Grackles and Mice

Grackles and Mice

Thursday we had an ice storm. Luckily there was no loss of power where we live, so we were cozily tucked up at Mist Cottage for the duration. With one small exception. I wasn’t feeling at all well. What to do, no doctor here. So I took myself off to the Emergency Room at the hospital. The car was coated with about a half inch of ice, which Attila chipped away for me. It was a little slippery, so I crawled along the road, through the parking lot, to park as close as I could to the entrance. Most of the walkways were salted, but there were a few ice patches to contend with on the walk from the car to the Emergency Room, which I navigated without instance.

They checked out my heart, no problems there thank goodness. What I wasn’t expecting was the news that I have Chronic Kidney Disease. Who knew! I have had no specific symptoms, but in hindsight it makes sense. I am to follow up with my family doctor, which isn’t going to happen since his office is a five to six hour drive away. I have been researching the disease ever since, and now realize I needed more details to have any idea how to proceed with diet and lifestyle changes. I have come to the conclusion that I need a doctor to do more tests and clarify exactly what course of action needs to be taken with this. I hope we reach the top of the waiting list for a family doctor soon, I need a doctor.

There is a government provincial service that will place individuals with doctors, but the stipulation is that you must be completely without a doctor to qualify to put your name on that list, and there is no time line on placement. I do not qualify, as this agency specifically told me I cannot be on that list because I am still listed under the care of the doctor near the country house, so very far away. But I need that doctor to prescribe the medications I must take, and the Emergency Room at the hospital will not prescribe or renew medications of any kind. I must keep my distant doctor if I am to survive. But I am hobbled in finding a local doctor near Mist Cottage because I must keep my distant doctor to survive. Bureaucracy at its worst, in my opinion. It is insanity. I am hoping my GP near the country house will agree to consult with me from a distance, fingers crossed.

When I walked out to my car from the Emergency Room visit, the car was covered with a thick sheet of ice. Feeling in no condition to get out of the car and chip away at it, I sat with the heating fans blasting away at the windows until it melted, which took about fifteen minutes.

When I arrived home Attila was glad to see me. I was glad to be home.

Yesterday, Good Friday, began with freezing rain, which changed to rain for part of the day, then it began to snow. Again, we remained warm and dry and safe at home. The weather was doubly disappointing because Sister-the-youngest invited us to Easter Dinner with the family, and we missed it.

We are disappointed that we have a mouse in the house!

We heard a noise in the basement last week, something falling. We investigated and found nothing. Yesterday Attila discovered a bag of mung beans on the shelf in the basement that had escaped being stored in a glass jar. The bag had been chewed through, and there were mouse droppings all around. The presence of a mouse was confirmed.

We put out a glue trap, but no luck so far. We removed the bag of mung beans, and perused our food stores in the basement to ensure there were no other chewable containers available to the mouse/mice. Today we will be visiting the local hardware store to buy more glue traps. I want to put one in Iris as well, just in case some enterprising mouse has setup a household in there.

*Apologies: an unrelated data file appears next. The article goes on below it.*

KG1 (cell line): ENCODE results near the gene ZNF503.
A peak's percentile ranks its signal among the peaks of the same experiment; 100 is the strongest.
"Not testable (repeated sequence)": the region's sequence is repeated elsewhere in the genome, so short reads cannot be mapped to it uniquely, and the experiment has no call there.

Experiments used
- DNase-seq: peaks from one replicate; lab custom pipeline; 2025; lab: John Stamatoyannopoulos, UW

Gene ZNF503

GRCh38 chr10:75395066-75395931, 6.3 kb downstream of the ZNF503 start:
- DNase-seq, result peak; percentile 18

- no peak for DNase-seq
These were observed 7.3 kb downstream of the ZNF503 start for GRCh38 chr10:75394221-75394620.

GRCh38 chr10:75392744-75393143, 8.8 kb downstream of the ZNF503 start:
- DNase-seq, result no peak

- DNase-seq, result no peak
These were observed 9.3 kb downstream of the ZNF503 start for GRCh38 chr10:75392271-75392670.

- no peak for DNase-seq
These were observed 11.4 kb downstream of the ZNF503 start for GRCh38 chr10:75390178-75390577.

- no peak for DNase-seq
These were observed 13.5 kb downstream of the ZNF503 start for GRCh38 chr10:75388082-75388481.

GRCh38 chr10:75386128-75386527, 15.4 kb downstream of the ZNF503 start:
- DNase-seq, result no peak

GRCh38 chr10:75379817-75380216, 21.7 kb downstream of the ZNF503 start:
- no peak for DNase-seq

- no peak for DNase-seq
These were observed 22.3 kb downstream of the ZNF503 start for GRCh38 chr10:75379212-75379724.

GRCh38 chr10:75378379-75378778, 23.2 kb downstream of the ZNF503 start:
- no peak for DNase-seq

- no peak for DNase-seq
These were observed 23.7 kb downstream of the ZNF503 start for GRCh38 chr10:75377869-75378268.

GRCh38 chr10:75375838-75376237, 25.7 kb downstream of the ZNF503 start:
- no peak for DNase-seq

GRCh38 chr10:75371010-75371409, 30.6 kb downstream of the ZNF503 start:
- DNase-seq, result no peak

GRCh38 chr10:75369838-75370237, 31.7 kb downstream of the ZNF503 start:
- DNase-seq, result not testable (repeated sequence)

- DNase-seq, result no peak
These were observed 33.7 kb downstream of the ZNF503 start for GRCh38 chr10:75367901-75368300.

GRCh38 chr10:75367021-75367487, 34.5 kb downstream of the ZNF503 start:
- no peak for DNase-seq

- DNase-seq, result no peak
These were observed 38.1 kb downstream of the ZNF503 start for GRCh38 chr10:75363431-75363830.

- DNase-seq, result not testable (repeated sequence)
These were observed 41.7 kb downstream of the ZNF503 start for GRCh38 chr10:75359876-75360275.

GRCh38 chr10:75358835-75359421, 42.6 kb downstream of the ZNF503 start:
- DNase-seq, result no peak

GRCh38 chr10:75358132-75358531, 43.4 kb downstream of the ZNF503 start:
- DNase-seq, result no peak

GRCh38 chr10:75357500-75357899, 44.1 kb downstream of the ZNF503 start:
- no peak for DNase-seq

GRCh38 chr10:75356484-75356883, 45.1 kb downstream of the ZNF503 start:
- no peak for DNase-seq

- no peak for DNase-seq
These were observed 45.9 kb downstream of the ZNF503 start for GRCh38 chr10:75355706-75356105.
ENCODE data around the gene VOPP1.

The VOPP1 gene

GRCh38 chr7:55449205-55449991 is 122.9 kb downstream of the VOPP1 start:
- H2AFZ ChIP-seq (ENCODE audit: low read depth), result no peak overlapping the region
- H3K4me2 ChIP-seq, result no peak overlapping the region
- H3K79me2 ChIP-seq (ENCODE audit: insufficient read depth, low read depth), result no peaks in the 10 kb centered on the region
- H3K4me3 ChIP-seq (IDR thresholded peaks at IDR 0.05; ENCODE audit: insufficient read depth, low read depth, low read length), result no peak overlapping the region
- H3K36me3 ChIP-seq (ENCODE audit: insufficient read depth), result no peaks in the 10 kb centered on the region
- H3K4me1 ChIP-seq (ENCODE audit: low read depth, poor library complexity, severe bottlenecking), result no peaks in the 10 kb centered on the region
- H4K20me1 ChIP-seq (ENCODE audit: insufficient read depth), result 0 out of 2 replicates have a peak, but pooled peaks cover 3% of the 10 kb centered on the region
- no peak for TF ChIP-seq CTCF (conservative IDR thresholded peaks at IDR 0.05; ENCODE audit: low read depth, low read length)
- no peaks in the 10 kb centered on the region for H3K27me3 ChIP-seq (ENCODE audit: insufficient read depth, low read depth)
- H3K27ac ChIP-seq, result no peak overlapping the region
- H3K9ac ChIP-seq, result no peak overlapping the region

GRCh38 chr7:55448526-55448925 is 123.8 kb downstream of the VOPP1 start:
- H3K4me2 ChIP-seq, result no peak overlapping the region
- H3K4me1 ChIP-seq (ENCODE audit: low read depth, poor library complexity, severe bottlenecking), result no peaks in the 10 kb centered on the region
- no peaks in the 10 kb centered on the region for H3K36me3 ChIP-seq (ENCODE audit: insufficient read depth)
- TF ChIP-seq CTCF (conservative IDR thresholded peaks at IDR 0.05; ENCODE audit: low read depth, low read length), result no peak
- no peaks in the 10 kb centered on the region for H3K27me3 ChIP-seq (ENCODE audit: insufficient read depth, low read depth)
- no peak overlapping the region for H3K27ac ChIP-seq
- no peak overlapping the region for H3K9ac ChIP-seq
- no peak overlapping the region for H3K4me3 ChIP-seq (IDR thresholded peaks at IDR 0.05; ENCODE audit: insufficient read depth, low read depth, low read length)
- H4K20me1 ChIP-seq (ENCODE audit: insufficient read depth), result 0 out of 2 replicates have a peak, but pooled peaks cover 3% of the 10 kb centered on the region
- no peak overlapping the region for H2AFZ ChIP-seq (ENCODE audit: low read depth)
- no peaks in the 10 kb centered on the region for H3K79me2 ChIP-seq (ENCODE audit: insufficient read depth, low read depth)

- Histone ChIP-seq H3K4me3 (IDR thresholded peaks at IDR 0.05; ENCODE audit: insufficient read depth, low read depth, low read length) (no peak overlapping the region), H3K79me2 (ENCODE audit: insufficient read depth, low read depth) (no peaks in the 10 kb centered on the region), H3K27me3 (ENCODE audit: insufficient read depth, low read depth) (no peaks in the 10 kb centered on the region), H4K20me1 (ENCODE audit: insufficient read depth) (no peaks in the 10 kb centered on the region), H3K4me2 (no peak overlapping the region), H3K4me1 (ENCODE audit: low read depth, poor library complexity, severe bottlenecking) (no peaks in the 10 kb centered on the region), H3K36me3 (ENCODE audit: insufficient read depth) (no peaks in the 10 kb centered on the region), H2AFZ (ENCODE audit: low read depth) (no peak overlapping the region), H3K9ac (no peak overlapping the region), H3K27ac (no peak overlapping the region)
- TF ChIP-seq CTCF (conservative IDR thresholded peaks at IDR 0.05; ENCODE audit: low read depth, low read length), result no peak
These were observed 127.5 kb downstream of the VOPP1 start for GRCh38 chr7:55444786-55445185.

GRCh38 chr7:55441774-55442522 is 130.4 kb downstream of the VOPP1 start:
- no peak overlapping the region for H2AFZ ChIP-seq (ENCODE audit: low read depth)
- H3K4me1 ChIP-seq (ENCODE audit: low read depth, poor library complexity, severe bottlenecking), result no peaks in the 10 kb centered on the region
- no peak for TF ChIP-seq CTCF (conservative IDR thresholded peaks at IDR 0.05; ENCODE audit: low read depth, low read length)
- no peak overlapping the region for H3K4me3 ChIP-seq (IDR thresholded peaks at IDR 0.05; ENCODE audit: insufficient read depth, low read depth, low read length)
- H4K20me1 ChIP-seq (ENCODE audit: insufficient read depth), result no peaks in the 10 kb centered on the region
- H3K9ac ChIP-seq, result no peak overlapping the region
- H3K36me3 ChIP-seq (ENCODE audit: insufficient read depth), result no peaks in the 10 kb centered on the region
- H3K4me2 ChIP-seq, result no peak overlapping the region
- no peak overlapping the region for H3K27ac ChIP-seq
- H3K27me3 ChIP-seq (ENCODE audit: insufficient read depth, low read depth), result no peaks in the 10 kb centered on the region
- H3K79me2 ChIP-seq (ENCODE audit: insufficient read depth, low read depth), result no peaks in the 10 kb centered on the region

The Grackles continue to peck away at the wood covering the hole in the roof facia. So far Attila’s repair is holding fast against them. I don’t remember having to fight so hard to evict wildlife in a house before!

Attila has some ideas on sealing up some of the entry points that mice might be using. I think that will be one of our priority projects this summer.

As I sit here writing Attila sleeps soundly in the bedroom. The light of dawn is beginning to reveal the tree branches just outside the window, where birds are beginning to call. A thick frost coats every horizontal surface in sight. The enshrouded field and trees in the distance lie peacefully in icy silence. I love early morning.

Easter Monday

Yesterday, Sunday, was warm and sunny. Attila and I decided to go out to the Rideau Camp to have a look around. Technically we do not own it yet, but we will in a few days after the last of the legal work is done.

We had a nice walk around the bush, and even saw a magnificent Blue Heron in the nearby wetland. When I first saw the Heron I thought is was a piece of art plunked in the water, when it moved I was mesmerized. It slowly rose above the water on its great wings, and glided silently to the other side of the water, where is stood once again, silent and unmoving in the shallows.

We visit the Rideau Camp and plan and dream. It is very private, and when it is quiet it is very quiet. However, there are nearby cottages, and they are occupied by people with ATVs. The ATVs make a hell of racket. I hate them as much as I hate snowmobiles, because of the noise pollution. Thankfully the noisy machines were only used intermittently.

Our Rideau Camp is vacant land, almost. We have inherited a few items. One is a bag of garbage, mostly plastic items, that has been scattered all along the drainage area. I picked out four large empty vinegar bottles yesterday, flattened them, then bagged them for the recycling bin at Mist Cottage. There is more work to do on that score.

Another inheritance at the Rideau Camp, a high pile of old logs and brush. We will burn the brush and haven’t decided what to do with the old logs, which are partially rotted.